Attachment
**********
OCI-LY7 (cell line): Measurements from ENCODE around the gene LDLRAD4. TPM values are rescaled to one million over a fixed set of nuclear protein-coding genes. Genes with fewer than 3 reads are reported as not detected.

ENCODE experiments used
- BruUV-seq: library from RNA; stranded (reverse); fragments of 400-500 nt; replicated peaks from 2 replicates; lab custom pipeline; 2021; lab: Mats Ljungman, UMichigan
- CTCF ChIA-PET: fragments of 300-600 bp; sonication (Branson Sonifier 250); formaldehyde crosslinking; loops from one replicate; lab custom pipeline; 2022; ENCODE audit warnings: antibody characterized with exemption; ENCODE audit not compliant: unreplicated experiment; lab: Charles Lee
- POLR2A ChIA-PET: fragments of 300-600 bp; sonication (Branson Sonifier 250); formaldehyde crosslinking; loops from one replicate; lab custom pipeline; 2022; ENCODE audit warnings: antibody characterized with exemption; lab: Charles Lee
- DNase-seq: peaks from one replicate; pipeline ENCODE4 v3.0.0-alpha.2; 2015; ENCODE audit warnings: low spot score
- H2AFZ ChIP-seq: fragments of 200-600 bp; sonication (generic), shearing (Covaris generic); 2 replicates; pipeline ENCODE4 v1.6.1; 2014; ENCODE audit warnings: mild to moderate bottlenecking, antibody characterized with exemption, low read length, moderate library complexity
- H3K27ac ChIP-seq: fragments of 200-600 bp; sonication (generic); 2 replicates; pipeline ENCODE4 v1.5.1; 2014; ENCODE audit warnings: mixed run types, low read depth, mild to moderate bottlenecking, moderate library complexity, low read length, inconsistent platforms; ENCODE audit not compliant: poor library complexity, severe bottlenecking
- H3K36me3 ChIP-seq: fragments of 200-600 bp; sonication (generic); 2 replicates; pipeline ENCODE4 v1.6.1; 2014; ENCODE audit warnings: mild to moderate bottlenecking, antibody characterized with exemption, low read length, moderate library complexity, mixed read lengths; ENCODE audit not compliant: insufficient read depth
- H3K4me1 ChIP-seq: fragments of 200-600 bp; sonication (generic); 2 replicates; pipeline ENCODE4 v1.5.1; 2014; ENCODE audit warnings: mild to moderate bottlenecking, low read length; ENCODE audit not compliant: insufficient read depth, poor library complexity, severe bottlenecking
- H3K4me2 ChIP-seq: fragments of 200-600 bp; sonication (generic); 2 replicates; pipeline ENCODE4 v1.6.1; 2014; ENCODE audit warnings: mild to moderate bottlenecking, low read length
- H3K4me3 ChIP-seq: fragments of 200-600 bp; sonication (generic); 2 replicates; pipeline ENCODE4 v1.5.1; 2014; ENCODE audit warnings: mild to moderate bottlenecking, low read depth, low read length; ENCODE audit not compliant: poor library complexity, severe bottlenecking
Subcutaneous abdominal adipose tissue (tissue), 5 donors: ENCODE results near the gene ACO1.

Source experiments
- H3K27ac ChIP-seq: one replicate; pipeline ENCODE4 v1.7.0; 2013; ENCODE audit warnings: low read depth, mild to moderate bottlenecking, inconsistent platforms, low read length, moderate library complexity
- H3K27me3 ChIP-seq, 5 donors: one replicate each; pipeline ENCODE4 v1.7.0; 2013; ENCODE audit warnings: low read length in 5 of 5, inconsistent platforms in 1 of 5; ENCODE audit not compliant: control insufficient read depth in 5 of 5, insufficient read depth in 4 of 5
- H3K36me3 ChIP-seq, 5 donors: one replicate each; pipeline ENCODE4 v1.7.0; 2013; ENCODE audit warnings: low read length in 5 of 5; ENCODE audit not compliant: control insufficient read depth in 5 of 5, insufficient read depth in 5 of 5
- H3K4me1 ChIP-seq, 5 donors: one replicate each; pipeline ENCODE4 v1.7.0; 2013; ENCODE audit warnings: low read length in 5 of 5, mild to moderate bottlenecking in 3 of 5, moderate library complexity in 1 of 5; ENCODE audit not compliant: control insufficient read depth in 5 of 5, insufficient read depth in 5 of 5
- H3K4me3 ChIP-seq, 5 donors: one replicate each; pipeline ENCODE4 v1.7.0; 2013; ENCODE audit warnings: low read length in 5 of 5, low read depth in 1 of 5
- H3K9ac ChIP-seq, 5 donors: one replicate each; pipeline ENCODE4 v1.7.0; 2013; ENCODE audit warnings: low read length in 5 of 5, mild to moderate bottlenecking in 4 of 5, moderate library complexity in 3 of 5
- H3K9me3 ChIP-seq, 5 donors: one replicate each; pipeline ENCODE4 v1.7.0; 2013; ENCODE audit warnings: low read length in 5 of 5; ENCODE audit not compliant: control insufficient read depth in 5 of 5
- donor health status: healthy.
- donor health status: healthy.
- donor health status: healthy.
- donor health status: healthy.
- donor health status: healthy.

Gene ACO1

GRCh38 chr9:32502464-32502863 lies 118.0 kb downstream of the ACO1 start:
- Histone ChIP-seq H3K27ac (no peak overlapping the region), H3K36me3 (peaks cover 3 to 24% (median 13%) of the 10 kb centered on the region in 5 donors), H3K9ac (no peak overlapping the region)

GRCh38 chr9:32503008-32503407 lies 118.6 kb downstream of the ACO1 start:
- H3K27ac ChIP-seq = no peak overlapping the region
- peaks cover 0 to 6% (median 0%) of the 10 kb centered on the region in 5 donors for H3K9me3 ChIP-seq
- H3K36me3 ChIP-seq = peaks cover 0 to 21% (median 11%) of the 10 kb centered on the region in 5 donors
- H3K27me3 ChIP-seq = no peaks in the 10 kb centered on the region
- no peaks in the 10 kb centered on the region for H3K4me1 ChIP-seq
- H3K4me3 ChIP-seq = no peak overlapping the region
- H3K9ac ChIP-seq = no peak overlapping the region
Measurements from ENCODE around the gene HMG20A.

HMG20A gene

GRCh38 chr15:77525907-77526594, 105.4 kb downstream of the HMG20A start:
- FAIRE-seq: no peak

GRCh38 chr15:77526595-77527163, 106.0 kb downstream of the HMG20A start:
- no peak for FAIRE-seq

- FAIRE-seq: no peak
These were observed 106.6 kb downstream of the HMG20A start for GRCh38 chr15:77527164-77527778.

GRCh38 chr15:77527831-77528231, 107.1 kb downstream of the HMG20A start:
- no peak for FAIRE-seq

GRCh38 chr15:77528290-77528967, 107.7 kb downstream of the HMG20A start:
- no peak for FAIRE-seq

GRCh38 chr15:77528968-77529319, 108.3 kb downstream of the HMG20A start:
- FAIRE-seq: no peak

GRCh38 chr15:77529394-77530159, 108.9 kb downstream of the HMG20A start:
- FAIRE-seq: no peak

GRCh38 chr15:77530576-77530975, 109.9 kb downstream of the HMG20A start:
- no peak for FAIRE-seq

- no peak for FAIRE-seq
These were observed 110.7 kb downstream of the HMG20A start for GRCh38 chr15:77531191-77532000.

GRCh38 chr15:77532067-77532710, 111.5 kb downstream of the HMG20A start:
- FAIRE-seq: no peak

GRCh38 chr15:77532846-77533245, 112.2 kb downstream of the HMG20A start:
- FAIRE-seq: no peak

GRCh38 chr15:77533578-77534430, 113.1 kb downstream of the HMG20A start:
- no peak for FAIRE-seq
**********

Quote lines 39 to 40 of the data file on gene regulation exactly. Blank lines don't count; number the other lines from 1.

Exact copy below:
HMG20A gene

GRCh38 chr15:77525907-77526594, 105.4 kb downstream of the HMG20A start: